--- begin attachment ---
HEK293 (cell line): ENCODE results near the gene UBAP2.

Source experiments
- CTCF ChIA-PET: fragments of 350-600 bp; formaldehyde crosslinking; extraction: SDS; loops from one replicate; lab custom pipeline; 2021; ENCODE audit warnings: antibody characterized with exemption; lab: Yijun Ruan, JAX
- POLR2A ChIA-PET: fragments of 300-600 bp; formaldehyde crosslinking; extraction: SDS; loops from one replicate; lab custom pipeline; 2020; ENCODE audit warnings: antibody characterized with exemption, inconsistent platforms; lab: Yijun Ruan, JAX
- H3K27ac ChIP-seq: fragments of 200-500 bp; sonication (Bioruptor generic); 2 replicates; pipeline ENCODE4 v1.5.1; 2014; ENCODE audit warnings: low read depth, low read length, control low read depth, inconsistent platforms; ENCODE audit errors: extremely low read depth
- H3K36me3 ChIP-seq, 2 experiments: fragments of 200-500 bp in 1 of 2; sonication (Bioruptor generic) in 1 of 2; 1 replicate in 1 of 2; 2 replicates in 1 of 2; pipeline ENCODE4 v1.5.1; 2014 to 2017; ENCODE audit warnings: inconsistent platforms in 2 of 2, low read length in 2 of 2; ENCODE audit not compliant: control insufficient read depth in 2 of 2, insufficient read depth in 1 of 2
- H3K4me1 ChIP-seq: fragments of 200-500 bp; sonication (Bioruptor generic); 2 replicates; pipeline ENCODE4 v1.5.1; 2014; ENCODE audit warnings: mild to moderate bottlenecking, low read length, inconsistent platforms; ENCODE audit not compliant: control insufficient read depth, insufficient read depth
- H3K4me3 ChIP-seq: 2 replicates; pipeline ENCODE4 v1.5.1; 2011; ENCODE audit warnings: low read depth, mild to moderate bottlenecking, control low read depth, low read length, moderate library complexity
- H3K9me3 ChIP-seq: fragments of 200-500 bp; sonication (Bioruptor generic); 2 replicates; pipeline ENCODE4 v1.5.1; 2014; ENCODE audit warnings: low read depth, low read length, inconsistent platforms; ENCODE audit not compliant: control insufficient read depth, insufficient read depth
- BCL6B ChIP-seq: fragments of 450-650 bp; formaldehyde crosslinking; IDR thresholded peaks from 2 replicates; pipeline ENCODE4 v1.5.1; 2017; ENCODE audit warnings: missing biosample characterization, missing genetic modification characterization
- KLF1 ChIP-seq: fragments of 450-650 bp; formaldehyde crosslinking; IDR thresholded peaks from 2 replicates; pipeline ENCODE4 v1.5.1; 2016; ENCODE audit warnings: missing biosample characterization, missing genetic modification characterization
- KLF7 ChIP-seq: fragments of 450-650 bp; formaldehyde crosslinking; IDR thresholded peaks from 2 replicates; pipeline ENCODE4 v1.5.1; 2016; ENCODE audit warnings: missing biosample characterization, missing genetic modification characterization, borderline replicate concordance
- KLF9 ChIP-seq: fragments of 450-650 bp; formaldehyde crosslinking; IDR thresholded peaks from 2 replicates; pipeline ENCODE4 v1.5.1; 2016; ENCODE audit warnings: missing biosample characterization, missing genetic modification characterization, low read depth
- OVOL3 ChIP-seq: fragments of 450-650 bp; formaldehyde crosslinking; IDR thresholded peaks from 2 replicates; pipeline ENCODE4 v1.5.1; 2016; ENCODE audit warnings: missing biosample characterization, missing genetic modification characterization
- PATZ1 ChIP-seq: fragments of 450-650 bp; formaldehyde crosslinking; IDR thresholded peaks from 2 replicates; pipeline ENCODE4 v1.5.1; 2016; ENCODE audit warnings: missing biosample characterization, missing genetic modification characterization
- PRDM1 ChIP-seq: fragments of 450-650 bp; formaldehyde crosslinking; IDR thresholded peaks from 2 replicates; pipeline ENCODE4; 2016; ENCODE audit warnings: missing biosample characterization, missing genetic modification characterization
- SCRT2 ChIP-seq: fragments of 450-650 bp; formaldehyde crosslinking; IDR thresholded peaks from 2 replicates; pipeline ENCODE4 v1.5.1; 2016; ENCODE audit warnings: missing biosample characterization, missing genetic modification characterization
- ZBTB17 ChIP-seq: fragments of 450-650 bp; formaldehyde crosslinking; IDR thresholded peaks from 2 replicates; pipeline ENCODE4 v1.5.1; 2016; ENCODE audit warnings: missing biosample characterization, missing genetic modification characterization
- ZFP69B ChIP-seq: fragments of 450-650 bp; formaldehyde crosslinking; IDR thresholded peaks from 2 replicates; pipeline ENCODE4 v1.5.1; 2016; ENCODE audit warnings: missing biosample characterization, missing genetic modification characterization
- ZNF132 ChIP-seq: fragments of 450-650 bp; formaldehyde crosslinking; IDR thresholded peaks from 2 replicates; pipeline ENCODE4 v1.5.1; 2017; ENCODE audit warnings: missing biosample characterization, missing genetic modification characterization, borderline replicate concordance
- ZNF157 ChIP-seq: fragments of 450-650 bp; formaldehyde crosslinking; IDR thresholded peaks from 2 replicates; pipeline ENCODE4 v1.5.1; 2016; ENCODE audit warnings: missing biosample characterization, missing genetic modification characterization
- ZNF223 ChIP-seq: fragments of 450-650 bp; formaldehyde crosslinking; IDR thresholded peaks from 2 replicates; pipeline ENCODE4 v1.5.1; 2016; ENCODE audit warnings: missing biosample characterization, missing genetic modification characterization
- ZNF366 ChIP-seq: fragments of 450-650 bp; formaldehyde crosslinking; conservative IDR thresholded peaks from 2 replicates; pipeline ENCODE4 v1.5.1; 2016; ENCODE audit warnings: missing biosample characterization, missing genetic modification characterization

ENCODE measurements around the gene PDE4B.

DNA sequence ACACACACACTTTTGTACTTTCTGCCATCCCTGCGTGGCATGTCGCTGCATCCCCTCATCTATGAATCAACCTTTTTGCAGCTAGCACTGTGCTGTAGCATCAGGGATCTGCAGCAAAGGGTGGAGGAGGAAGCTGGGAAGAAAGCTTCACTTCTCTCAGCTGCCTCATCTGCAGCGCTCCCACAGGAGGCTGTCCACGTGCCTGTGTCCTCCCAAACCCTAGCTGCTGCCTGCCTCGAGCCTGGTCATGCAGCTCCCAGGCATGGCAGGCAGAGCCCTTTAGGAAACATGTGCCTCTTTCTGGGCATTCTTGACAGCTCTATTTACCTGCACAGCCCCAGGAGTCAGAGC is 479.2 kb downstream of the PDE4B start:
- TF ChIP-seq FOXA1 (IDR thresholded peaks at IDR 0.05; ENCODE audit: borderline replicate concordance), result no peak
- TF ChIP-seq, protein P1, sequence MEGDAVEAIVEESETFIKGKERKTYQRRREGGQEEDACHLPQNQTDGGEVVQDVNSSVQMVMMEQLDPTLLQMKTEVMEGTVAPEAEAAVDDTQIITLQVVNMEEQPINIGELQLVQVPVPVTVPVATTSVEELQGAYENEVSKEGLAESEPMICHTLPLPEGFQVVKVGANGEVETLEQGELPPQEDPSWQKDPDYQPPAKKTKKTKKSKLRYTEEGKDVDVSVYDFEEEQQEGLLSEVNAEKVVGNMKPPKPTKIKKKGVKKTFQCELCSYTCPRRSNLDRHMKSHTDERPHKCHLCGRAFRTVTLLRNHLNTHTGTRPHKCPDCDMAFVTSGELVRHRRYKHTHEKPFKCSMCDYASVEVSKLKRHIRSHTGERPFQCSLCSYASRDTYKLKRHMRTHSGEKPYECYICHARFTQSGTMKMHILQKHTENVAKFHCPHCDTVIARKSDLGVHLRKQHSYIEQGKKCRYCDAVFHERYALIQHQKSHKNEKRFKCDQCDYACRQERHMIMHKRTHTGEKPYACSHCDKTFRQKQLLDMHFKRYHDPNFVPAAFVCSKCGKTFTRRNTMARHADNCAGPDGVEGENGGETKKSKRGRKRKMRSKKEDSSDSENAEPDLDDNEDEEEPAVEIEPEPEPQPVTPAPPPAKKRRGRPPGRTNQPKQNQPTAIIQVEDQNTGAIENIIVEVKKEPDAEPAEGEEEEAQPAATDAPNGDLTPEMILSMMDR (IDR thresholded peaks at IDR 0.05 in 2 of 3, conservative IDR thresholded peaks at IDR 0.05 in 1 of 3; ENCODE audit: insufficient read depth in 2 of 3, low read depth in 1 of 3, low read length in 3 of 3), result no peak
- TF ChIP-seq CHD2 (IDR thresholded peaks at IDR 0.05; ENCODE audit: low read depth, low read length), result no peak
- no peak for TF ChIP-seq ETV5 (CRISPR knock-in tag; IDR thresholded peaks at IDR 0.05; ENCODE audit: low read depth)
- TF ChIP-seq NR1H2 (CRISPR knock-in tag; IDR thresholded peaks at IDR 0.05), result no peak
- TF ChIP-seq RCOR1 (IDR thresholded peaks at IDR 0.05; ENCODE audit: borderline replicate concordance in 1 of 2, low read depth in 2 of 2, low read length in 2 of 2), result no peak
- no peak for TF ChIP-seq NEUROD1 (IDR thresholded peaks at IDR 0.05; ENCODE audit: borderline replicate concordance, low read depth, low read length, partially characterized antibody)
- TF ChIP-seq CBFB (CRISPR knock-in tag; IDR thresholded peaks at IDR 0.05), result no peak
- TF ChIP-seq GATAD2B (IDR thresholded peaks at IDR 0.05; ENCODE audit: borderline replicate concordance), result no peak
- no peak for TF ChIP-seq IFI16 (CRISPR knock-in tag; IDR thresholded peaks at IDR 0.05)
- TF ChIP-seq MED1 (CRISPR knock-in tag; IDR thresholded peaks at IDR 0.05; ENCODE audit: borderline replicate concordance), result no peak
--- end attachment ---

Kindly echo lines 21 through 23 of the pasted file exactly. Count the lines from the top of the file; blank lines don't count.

- ZNF157 ChIP-seq: fragments of 450-650 bp; formaldehyde crosslinking; IDR thresholded peaks from 2 replicates; pipeline ENCODE4 v1.5.1; 2016; ENCODE audit warnings: missing biosample characterization, missing genetic modification characterization
- ZNF223 ChIP-seq: fragments of 450-650 bp; formaldehyde crosslinking; IDR thresholded peaks from 2 replicates; pipeline ENCODE4 v1.5.1; 2016; ENCODE audit warnings: missing biosample characterization, missing genetic modification characterization
- ZNF366 ChIP-seq: fragments of 450-650 bp; formaldehyde crosslinking; conservative IDR thresholded peaks from 2 replicates; pipeline ENCODE4 v1.5.1; 2016; ENCODE audit warnings: missing biosample characterization, missing genetic modification characterization